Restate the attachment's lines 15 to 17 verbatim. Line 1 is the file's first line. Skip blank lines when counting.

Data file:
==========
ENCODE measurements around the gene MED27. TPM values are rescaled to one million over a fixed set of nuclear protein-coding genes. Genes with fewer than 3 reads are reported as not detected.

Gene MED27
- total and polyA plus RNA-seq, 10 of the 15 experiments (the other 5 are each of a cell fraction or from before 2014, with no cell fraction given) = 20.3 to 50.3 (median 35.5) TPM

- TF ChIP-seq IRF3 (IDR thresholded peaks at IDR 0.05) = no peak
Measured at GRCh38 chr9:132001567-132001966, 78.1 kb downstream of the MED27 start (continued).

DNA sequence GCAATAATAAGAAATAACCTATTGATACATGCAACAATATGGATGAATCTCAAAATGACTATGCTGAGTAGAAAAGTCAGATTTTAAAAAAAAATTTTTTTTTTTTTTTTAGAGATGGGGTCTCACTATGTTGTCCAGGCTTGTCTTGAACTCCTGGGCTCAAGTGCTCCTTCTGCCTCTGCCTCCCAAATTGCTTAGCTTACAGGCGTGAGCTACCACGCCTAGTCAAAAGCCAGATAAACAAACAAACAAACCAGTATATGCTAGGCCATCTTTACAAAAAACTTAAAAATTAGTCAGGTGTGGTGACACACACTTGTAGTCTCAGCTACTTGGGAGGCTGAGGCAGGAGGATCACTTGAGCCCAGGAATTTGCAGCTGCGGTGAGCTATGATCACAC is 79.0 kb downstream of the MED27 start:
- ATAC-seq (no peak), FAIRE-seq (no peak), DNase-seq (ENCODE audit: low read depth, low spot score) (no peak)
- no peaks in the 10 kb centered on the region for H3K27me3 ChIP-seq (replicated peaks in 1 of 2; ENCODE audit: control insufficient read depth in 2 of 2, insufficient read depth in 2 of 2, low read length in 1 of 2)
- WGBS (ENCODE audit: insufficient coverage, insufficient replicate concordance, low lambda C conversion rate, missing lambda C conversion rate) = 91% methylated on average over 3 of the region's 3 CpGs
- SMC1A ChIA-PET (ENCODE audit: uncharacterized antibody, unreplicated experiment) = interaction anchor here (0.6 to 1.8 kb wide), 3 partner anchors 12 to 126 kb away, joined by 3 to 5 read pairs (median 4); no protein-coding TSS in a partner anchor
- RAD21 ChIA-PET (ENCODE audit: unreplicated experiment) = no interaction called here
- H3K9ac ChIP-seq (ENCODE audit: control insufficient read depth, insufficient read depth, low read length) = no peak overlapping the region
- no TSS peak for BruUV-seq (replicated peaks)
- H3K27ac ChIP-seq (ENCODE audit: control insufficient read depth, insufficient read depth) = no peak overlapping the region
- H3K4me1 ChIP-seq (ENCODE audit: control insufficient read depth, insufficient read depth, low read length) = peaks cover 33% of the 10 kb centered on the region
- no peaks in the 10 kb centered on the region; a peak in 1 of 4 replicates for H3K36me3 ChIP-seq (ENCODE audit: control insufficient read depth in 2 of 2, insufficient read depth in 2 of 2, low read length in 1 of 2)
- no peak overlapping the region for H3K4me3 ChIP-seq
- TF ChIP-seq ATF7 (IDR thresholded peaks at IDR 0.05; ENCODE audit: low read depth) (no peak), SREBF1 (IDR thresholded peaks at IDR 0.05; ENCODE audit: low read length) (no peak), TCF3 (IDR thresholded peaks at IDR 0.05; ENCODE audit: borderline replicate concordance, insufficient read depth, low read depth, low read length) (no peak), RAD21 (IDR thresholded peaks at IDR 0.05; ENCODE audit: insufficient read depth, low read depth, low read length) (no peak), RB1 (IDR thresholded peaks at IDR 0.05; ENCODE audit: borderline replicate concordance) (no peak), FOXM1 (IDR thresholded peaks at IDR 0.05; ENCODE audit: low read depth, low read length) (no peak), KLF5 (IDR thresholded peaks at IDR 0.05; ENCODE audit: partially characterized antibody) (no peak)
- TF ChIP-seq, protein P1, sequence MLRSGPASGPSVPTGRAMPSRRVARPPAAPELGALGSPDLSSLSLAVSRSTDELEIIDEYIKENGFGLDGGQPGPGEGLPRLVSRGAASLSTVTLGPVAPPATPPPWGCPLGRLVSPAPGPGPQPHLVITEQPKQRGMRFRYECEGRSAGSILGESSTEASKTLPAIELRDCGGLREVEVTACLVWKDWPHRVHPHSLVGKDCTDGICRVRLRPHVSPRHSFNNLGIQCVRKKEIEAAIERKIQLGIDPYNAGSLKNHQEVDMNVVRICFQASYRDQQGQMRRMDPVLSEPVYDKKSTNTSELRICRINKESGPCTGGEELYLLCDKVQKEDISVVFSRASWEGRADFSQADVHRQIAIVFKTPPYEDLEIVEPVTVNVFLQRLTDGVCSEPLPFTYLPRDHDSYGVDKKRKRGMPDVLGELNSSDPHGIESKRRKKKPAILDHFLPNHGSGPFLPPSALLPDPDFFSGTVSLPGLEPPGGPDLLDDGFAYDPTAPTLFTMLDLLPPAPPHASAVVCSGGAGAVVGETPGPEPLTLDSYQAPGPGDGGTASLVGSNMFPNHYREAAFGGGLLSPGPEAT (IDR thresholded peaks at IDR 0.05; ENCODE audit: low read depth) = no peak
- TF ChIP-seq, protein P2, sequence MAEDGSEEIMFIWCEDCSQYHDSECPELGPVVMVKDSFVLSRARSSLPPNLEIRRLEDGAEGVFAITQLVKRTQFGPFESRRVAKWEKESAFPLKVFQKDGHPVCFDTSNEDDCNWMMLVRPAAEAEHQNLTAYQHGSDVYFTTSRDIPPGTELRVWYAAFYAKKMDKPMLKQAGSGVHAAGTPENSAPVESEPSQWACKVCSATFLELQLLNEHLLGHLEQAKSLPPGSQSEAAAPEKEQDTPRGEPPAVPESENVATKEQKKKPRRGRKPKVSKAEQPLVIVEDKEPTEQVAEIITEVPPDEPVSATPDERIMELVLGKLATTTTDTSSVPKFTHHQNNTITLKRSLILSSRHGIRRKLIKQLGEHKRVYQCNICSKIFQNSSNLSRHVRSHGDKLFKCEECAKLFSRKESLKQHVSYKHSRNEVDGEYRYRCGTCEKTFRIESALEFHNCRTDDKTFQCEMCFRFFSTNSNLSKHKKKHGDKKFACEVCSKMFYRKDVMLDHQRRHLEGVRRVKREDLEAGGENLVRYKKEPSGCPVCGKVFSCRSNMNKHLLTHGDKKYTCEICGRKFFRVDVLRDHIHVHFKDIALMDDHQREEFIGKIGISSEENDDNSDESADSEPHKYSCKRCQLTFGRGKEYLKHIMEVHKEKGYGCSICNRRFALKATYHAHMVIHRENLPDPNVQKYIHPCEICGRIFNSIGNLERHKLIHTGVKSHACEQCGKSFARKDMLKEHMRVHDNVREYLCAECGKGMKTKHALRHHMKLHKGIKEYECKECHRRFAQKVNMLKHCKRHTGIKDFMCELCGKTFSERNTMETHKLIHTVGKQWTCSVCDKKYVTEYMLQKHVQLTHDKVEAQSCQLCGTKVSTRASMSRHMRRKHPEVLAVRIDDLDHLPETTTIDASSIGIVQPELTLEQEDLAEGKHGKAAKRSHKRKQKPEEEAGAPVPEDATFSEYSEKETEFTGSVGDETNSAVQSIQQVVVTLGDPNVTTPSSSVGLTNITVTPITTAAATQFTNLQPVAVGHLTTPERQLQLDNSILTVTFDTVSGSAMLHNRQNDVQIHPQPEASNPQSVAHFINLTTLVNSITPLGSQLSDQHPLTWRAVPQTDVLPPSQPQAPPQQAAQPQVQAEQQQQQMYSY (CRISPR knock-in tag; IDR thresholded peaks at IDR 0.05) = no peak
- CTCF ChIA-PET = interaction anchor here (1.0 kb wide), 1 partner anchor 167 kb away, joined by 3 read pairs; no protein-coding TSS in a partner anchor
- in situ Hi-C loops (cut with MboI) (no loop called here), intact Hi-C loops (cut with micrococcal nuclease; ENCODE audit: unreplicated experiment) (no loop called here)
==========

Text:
- H3K4me1 ChIP-seq (ENCODE audit: control insufficient read depth, insufficient read depth, low read length) = peaks cover 33% of the 10 kb centered on the region
- no peaks in the 10 kb centered on the region; a peak in 1 of 4 replicates for H3K36me3 ChIP-seq (ENCODE audit: control insufficient read depth in 2 of 2, insufficient read depth in 2 of 2, low read length in 1 of 2)
- no peak overlapping the region for H3K4me3 ChIP-seq